From Inside of Your Mind to Outside of Your Closet: Making a Case for Dressing
We all know that a good dressing can make or break a salad, but what can it do for your day? No, I’m not talking about dousing yourself in ranch, Italian, or even a tasteful balsamic vinaigrette, this blog is about clothes! The American Occupational Therapy Association’s Occupational Therapy Practice Framework (OTPF): Domain and Process (4th ed.; 2020) defines dressing as:
Selecting clothing and accessories with consideration of time of day, weather, and desired presentation; obtaining clothing from storage area; dressing and undressing in a sequential fashion; fastening and adjusting clothing and shoes; applying and removing personal devices, prosthetic devices, or splints. (p. 30)
When I am asked about dressing, however, I simply define it as one of my favourite occupations.
We all know the basics: is it hot outside? Put on a t-shirt. Is it time for bed? Time for pajamas! Do you have an interview later today? Gotta wow them with your best business casual. Some people may find these decisions a chore, as something that takes up those precious moments in the morning that you could instead use to snooze your alarm. It could even be that you may be one of these people, but I often think that there are a lot of missed opportunities when it comes to dressing and I’m here to push the envelope. Although AOTA’s definition is dynamic, two parts stand out, two parts that open the door for this conversation, and those are “consideration” and “desired presentation.”
I have to admit that it took me some time to understand the nuances of what “desired presentation” really meant. To set the scene for you, I want to take you on my personal journey with the occupation of dressing. If a stranger looked at me in high school, they would probably describe my sense of style as “prep.” Without fail you could spot me in a neutral or plaid button-up shirt with sleeves cuffed to the forearm over a standard pair of khakis. I woke up every morning, donned a variation of this outfit, and walked out the door without a second thought. When I look back at that time, however, I think that by dressing in preppy I was actually prepping for a day that I thought would change everything; the day I came out as gay. I thought that if I made the way I looked more palatable and if I blended in more that when the day came, people wouldn’t be so quick to reject me. That they’d at least think twice about it. It turns out that every seemingly unconscious dressing decision I made considered that outcome and I so desperately wanted it to not be the case.
Things began to change my senior year when I realized that that time in my life was coming to an end. Graduation was on the horizon and I began to loosen my collar, wear some jeans every once in a while, and add some colour into the rotation. Then came the news that I was admitted to USC’s BS-MA program and, although it was months before the semester started, my mind was already in LA. What was I thinking about? That a new place meant a new me, and even more importantly, a new wardrobe. I started to go thrifting and over time, with the support of my lovely community, I decided to let the world know I was capital G-A-Y, GAY! When I got dressed in the morning, this was the desired presentation I coordinated everything around. USC just had to know. Talk about a complete 180°.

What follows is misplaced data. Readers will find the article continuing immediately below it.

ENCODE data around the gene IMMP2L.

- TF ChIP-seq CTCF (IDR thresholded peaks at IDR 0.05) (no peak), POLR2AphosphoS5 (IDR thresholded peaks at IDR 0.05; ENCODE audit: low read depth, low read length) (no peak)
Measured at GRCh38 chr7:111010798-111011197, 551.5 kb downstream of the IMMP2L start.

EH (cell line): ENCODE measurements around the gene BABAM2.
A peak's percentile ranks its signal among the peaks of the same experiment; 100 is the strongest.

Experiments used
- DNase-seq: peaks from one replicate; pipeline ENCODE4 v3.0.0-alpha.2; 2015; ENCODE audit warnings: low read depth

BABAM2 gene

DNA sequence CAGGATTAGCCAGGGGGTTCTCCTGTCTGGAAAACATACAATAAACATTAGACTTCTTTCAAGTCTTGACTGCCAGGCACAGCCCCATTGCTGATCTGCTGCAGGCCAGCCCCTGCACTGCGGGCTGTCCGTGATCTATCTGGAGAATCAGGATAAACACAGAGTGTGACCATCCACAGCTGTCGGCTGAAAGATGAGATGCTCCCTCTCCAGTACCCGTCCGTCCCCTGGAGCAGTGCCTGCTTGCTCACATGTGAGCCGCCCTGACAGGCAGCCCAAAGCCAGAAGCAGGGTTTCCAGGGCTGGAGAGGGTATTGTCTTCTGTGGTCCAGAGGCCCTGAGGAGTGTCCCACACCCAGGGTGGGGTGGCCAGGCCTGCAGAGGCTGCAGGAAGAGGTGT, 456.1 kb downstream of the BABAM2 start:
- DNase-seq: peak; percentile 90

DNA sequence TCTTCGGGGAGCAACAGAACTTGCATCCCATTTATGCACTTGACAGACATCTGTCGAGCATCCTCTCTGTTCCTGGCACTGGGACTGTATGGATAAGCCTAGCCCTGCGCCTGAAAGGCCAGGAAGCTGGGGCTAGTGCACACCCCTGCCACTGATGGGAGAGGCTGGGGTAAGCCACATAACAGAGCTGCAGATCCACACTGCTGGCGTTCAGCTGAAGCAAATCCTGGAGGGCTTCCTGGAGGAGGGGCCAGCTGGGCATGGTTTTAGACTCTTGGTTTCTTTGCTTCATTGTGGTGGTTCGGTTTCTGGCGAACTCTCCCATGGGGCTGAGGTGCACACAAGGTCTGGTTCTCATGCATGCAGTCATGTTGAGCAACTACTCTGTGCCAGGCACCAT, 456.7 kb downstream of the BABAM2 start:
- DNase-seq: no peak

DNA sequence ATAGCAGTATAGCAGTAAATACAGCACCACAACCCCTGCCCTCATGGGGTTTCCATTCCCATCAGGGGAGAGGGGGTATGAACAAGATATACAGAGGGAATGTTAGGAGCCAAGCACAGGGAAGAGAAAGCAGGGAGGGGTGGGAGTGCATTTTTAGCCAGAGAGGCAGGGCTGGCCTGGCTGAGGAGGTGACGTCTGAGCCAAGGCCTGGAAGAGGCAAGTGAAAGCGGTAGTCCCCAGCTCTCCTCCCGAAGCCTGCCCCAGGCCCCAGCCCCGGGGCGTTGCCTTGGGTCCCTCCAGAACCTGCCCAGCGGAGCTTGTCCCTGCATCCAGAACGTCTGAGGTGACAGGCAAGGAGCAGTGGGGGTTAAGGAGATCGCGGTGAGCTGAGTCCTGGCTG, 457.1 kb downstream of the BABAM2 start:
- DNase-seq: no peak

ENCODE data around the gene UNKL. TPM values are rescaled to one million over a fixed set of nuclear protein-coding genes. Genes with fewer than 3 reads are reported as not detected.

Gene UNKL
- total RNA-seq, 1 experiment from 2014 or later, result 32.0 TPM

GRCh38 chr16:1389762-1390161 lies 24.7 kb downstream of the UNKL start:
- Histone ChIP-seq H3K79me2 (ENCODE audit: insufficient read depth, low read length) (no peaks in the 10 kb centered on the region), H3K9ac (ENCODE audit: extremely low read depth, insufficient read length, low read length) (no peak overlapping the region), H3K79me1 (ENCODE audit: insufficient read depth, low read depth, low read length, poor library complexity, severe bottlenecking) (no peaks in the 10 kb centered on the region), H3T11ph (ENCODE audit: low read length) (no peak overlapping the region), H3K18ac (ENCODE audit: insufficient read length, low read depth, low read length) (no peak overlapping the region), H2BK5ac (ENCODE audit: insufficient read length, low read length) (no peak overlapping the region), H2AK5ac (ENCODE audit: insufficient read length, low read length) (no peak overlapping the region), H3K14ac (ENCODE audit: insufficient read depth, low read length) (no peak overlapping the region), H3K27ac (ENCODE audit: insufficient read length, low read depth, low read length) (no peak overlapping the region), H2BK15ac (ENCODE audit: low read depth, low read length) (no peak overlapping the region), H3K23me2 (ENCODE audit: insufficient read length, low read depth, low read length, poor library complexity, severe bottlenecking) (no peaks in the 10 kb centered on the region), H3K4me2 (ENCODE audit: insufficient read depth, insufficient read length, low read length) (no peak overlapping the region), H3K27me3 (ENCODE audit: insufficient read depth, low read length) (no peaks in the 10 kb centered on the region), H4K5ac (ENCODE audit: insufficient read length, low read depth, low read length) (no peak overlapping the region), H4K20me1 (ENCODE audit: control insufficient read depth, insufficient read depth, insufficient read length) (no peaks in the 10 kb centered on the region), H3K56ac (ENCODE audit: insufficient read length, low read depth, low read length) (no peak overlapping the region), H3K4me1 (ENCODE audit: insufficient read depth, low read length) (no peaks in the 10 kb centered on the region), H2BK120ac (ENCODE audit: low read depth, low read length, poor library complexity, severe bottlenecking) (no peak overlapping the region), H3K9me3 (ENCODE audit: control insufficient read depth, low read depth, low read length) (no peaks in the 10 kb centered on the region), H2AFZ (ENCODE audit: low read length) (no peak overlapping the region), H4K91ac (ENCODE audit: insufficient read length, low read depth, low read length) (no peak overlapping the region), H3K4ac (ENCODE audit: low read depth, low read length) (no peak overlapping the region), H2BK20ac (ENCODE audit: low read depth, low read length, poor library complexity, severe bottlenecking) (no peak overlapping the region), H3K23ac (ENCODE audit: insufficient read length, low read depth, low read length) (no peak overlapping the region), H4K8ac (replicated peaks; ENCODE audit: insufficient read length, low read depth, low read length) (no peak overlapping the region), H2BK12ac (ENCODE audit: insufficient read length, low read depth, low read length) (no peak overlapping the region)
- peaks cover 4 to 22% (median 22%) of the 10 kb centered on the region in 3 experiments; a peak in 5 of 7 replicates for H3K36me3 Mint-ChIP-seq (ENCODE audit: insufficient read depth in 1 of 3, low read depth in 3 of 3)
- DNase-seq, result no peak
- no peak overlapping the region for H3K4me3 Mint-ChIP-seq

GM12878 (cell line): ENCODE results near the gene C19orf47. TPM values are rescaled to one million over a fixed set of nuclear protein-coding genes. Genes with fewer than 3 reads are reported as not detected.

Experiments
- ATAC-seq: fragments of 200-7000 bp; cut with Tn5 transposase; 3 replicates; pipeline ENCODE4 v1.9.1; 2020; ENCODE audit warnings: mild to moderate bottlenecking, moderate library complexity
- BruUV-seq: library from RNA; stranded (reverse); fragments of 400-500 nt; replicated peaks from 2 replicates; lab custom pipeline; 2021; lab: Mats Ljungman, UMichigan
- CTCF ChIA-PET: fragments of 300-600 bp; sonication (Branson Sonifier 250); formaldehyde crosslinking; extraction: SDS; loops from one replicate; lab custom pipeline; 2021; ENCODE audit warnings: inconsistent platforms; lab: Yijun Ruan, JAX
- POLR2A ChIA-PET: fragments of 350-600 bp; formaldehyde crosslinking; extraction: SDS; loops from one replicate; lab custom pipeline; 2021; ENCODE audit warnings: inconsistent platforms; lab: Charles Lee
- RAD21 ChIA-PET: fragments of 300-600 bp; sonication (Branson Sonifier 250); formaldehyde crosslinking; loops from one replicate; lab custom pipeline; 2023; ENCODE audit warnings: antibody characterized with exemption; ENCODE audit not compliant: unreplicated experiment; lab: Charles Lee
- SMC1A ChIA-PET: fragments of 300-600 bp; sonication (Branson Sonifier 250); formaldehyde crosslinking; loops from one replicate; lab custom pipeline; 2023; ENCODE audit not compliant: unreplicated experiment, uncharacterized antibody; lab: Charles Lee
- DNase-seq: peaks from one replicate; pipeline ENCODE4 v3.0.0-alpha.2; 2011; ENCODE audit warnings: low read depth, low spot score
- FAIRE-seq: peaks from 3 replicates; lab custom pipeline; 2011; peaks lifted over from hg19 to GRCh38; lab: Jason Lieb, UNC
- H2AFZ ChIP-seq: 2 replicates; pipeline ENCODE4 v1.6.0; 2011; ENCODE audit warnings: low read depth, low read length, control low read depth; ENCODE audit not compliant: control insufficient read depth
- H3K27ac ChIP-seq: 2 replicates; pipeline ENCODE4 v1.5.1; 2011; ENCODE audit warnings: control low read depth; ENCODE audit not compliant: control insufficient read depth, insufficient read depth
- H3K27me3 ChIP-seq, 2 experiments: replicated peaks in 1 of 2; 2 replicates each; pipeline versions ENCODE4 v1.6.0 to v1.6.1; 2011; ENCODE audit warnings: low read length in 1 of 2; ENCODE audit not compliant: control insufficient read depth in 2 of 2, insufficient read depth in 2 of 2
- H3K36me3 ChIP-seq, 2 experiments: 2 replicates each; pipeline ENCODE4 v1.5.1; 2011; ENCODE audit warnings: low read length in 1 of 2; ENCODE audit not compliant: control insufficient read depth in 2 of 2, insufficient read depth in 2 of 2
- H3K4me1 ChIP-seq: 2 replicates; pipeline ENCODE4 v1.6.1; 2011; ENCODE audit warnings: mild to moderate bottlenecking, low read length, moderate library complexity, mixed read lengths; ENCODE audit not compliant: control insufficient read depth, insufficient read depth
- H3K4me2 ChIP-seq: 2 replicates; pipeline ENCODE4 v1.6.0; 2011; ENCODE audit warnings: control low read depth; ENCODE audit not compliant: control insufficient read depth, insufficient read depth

And All the Colours In-Between
As the years have passed, and as I’ve grown with my intersectional identities, the way I dress has grown with me and now lies somewhere in the middle of that spectrum. I think the single-driving force that informs how I dress is not what I want for others to see, but what I want for myself. On a cloudy day, I’ll bring my own sunshine by wearing my brightest outfit. As the leaves start to change colours, I’ll camouflage myself to match.
I’ve found that weather and time can only change so much, but what I feel when I wake up in the morning is always something new. It’s this uncertainty that makes dressing exciting to me. It’s how one day a shirt can convey one message, but the next day when paired with a different pair of pants it says something totally different. Although what I consider may seem to be more considerate of myself, I want to highlight, however, that High School Seth was just as authentic as First-Year Seth who is just as authentic as the Seth I present to the world now. The one thing that they all have in common, and the thing we all have in common regardless of our identities, is that in each stage there was an intention for a specific desired outcome. Although this blog shares my story, it by no means is meant to capture anyone else’s. That being said, we all get dressed and we all make decisions while doing so. I invite you to take a closer look at the dressing decisions you make, and who knows, you may even help a client do the same in your future practice! Here are some questions to help guide you as you embark the journey to making dressing one of your favourite occupations too:
- What is your intention for the day and what ways do you desire being perceived? How can you align the two?
- Do the clothes you chose match how you feel? Or do they reflect how you want to feel? How does the way you dress support your social and emotional health? Think style with a side of self-fulfilling prophecy!
- How does dressing interact with other occupations? Does it influence your social participation? What’s its relationship with hygiene and grooming occupations?
- I shared how I use dressing to express my identities, do you use dressing to express yours? If yes, which and how?
- Who says dressing can’t be leisure or play! If today was a costume party, what theme would you dress for?
And lastly, it’s a new day, what do you want to put out into the world?